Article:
magnetic core memory

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magnetic core memory

The earliest form of computerised data storage, in which each bit of information was represented by a change in the direction (clock- or counterclockwise) of a magnetic field. Magnetic core memory was replaced by semiconductors, which are several orders of magnitude more powerful.
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References in periodicals archive ?
Core Memory's glowing, vibrant photographs of ancient computers capture the complicated, worshipful, suspicious relationship we have always had with our machines.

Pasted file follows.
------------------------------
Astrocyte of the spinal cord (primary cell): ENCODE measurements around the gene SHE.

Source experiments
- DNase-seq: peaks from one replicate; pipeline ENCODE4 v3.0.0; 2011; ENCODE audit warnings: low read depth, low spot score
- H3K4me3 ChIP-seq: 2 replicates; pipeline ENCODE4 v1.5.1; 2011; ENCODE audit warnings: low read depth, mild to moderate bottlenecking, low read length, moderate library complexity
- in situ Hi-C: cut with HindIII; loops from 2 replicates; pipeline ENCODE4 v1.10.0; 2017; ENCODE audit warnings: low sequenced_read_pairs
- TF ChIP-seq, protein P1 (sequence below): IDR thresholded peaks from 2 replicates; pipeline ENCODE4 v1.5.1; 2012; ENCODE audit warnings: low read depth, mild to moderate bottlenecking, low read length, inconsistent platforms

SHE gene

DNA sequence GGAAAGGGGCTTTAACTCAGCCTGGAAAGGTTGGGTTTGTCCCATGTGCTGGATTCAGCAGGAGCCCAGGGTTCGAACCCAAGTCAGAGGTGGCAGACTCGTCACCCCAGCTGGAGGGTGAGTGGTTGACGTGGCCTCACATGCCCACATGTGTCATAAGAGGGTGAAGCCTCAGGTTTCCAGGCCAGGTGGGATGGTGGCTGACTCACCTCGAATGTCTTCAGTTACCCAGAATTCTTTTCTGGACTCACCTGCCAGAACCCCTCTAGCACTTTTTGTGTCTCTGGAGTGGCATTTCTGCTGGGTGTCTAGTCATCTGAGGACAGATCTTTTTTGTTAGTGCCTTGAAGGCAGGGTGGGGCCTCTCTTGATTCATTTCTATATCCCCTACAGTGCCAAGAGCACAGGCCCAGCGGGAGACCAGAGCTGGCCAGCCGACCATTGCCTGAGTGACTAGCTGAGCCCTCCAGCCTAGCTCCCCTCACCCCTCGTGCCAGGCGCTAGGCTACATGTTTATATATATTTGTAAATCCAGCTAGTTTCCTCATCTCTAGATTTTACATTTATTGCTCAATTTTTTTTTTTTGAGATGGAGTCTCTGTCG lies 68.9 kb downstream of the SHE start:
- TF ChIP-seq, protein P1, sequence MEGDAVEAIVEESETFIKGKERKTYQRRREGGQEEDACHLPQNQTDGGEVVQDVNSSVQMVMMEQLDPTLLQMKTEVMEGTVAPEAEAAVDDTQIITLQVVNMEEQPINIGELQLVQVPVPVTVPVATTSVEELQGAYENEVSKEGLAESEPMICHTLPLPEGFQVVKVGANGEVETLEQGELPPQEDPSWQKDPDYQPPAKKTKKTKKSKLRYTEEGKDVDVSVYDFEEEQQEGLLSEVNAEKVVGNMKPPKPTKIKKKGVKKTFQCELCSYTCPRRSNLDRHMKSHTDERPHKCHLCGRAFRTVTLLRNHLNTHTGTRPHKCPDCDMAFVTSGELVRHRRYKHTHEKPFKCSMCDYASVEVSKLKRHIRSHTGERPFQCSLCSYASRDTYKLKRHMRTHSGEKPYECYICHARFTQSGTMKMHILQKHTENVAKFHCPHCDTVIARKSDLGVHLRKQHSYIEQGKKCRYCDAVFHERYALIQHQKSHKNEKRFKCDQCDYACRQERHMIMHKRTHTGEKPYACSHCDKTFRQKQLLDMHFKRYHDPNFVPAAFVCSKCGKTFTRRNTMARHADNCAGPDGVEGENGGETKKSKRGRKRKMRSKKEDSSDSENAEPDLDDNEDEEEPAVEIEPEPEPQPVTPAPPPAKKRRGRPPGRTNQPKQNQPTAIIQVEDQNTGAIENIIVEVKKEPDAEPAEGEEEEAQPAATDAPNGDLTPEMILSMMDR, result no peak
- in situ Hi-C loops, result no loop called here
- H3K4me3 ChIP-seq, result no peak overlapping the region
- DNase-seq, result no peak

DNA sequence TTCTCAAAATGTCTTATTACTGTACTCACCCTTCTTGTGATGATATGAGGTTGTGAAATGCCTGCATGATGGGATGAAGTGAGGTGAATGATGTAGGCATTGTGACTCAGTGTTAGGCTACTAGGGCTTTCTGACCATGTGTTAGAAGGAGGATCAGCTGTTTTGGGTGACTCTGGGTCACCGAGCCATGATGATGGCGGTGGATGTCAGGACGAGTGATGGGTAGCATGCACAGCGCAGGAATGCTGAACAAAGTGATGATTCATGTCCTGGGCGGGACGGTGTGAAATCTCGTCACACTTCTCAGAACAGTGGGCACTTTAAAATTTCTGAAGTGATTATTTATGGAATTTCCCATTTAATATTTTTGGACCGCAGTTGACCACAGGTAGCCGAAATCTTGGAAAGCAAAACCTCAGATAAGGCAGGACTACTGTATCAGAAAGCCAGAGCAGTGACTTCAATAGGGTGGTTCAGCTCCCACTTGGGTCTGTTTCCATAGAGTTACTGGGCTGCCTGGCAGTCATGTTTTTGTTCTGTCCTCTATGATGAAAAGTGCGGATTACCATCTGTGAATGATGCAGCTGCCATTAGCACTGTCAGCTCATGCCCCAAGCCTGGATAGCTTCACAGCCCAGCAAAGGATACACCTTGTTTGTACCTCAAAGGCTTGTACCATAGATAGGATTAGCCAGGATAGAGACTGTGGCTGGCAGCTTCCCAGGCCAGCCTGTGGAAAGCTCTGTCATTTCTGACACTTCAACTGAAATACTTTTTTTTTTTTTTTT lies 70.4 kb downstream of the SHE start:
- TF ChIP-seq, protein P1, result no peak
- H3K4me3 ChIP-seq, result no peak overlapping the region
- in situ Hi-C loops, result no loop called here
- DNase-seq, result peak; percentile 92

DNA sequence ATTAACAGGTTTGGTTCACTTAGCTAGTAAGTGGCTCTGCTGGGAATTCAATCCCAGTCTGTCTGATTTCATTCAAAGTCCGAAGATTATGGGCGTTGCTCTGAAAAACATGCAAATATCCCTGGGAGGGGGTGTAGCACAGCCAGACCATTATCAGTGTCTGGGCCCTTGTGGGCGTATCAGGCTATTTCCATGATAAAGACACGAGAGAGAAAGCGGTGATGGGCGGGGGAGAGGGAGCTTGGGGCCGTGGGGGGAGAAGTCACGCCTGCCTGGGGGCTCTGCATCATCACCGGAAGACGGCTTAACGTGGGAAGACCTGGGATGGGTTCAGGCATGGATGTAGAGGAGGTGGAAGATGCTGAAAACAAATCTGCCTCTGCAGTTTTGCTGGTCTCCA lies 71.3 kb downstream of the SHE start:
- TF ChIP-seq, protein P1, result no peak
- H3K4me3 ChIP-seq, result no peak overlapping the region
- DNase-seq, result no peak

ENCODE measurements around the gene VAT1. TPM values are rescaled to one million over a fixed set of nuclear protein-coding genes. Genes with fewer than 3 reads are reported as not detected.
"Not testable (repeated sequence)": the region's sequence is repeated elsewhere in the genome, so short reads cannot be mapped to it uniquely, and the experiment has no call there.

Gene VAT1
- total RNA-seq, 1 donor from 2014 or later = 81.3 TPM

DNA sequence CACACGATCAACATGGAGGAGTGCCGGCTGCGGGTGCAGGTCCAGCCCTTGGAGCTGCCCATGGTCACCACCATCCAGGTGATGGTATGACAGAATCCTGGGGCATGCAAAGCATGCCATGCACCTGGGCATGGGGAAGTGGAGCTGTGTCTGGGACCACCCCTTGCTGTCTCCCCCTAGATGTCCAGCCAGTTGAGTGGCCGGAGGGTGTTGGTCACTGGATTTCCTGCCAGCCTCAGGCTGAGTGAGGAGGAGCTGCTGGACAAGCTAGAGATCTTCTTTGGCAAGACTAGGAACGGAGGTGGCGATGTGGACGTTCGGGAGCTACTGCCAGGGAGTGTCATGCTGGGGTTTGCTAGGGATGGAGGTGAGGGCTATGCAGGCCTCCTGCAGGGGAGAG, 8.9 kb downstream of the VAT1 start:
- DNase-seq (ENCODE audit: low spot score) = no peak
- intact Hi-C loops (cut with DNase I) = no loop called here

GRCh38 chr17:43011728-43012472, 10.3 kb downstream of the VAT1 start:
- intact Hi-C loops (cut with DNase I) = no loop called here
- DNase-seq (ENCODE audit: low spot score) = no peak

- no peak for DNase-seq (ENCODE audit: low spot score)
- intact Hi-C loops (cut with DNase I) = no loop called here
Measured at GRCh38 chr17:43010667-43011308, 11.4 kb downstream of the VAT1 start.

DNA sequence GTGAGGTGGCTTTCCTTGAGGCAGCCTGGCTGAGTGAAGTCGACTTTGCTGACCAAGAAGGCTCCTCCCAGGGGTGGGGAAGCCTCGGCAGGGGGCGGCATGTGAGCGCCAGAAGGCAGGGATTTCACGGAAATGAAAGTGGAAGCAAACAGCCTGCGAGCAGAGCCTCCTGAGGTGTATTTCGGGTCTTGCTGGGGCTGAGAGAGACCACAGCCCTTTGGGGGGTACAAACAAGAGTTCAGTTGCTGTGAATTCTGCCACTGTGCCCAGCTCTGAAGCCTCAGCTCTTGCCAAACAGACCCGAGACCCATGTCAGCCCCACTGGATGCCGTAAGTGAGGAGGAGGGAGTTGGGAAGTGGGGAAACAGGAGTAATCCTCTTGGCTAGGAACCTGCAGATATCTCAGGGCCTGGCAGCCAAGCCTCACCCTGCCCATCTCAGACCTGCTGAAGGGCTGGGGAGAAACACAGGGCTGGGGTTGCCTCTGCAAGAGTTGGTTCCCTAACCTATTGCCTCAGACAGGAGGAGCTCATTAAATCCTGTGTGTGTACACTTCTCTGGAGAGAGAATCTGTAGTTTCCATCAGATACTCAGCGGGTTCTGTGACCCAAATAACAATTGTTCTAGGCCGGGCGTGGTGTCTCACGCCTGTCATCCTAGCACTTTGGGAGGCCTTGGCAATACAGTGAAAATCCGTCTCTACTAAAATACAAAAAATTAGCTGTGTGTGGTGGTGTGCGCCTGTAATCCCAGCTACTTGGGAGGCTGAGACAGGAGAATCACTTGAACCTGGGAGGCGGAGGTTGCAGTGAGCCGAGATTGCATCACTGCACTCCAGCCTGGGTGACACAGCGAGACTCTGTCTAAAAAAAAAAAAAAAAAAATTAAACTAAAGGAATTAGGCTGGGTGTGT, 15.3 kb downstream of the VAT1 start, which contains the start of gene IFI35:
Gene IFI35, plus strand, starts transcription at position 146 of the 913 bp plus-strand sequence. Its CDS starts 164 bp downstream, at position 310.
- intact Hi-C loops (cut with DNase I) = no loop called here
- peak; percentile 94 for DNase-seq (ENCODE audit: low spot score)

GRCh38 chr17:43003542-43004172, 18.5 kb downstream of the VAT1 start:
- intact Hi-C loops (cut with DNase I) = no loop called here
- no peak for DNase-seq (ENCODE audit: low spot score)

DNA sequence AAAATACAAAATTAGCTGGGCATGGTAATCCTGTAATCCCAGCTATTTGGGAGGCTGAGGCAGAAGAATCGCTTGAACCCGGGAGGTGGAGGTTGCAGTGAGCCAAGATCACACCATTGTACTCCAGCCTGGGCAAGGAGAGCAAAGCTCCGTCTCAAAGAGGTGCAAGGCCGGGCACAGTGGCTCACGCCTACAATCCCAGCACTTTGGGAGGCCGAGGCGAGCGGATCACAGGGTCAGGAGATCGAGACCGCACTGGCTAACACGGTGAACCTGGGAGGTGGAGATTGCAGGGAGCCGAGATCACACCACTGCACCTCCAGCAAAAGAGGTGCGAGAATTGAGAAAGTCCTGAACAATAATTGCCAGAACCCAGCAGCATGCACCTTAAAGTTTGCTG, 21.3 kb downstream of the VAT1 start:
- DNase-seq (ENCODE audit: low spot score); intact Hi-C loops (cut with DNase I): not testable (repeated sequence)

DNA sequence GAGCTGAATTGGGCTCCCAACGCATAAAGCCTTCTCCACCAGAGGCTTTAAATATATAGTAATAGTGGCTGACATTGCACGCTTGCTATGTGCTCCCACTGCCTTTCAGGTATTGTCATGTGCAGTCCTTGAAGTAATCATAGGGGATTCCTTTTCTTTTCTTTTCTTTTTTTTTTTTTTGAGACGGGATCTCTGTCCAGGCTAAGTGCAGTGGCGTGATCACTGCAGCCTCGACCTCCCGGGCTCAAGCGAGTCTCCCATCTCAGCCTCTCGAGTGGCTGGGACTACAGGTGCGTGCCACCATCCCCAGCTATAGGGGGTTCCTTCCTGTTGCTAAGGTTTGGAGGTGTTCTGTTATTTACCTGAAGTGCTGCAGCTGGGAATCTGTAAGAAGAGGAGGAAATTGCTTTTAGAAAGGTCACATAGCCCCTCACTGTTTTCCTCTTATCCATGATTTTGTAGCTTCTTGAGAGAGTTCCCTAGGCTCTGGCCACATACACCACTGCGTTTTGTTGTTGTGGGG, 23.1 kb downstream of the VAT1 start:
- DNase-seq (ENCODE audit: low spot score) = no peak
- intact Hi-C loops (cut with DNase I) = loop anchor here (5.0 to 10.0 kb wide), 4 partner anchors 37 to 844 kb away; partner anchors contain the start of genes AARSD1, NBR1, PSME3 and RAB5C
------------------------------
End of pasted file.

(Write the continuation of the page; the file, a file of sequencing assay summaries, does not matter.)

Magnetoresistant data-storage technology has been around since 1974 and is the basis for computer memory (originally magnetic core memory) and the foundation of storage technology for the hard disk.
Weisberg also attributes "large magnetic core memories" to SAGE, whereas Forrester invented the magnetic core memory at MIT as part of the Whirlwind Project.
Core memory, which was a mere 4 kilobytes back in the 1960s, has expanded, while hard drives are able to store programs that used to be fed into the instruments on paper tape.
This goal was quite a stretch, considering that silicon memory was at least 100 times more expensive than magnetic core memory, the dominant technology at the time.
Discerning gamers are accustomed to over-clocking their hardware components - CPU, GPU and core memory frequencies - to get the best performance out of their rig.